Homeschool Year Review: What Worked in Pre K & K

We haven’t technically stopped schooling – our approach, at least for these younger years, are much more just living real life than sit down with text books and work books. It’s working for us. 

We are curriculum free for now, and most things are patched together with yard sale and thrift store finds which makes for an extremely affordable education and lots of room for trial and error.

I thought I would break down our year and share some of our favorite things that worked well for us – I am sure I am forgetting some important things, so will update if I remember something.


READING LOTS OF GOOD BOOKS


I have done a rather poor job at sharing favorite books that we have enjoyed along the way – there is the favorite chapter books section that is regularly updated and the picture books from the library series that puttered away. But excellent books are at the very core of what we believe our children need for living and learning and I am constantly running into our local thrift stores and picking out ones that look excellent. 

We read books throughout the day, and then always at bedtime. Bedtime reading consists of 1 picture book, a few chapters of our current read aloud, 1 or 2 fairy tales, 1 hymn biography and/or singing hymns and a Bible story. It’s a lot, but the time is carved out for it. And they give us back rubs while we read.

A few scattered thoughts on good books:

> Let people know you want books. I have some sweet friends who are stages ahead in their homeschooling journey and they have been so generous in passing books onto us.

> Visit your local thrift stores. We have three in the area that I consistently find good books at – one of them is extremely cheap (they mark hard backs down to .35 cents on occasion!) and I visit that store 1-2 times a week. It takes me a few minutes to run in, scan the shelves for new additions, and then leave.

> Read fairy tales – the old, original ones – are brilliant, witty and thoroughly engaging. They have the bonus of inspiring the moral imagination.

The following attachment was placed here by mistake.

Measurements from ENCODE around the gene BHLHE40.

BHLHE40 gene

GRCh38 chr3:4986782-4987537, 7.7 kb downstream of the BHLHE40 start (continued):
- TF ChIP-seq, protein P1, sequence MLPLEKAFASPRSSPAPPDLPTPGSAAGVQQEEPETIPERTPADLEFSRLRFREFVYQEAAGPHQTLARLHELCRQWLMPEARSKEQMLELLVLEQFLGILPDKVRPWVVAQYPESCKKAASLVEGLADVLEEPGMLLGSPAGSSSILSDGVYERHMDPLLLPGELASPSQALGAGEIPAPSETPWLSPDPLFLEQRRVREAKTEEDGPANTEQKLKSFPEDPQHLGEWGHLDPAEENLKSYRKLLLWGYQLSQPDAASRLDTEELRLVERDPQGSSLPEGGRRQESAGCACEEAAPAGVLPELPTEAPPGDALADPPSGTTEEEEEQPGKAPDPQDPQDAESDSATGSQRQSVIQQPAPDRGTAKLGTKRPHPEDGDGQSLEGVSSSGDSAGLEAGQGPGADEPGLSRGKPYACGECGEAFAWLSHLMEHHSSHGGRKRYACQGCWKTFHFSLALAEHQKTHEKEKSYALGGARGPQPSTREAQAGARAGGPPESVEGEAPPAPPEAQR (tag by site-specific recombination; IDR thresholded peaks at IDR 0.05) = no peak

Collections of fairy tales are available at the library, and I have seen many at the second hand stores too.

> Good poetry, rhymes and hymns are easy to learn and contain virtues and truths that I want my boys thinking about.

Hymns for a Kid’s Heart is a series we have enjoyed. Each book in the series covers a dozen or so hymns – it gives the history of each writer and, if known, a bit about why the specific hymn was written. An accompanying cd includes all of the mentioned hymns. 

> I try to include biographies as a regular genre in our read aloud. There is so much to be learned from others – both to learn from their mistakes and to be inspired to greater good. We have enjoyed some from the Trailblazer Series as well as the Christian Heroes Series and several collections of short stories.

I discovered these Torchlighters DVDS put out by Youth on a Mission and really enjoy them; we have read a few of the biographies as books, and the movies have really helped the boys connect to the stories.

> We are gently entering into the world of narration – the art of telling in ones own words what was comprehended from a reading. While it is done casually at the end of (most) single reading sessions, we summarize each book we finish with an illustration (boys take turns doing the drawing) and a simple sentence or two from each boy telling something about the book.
I hope to stay on top of these book summaries and adding them to our binder to look back on in years to come.

> Through friends, audible.com, the library and yard sales I have been able to build up our audiobook collection – they are generally listened to daily by the boys, usually while playing Lego or something similar.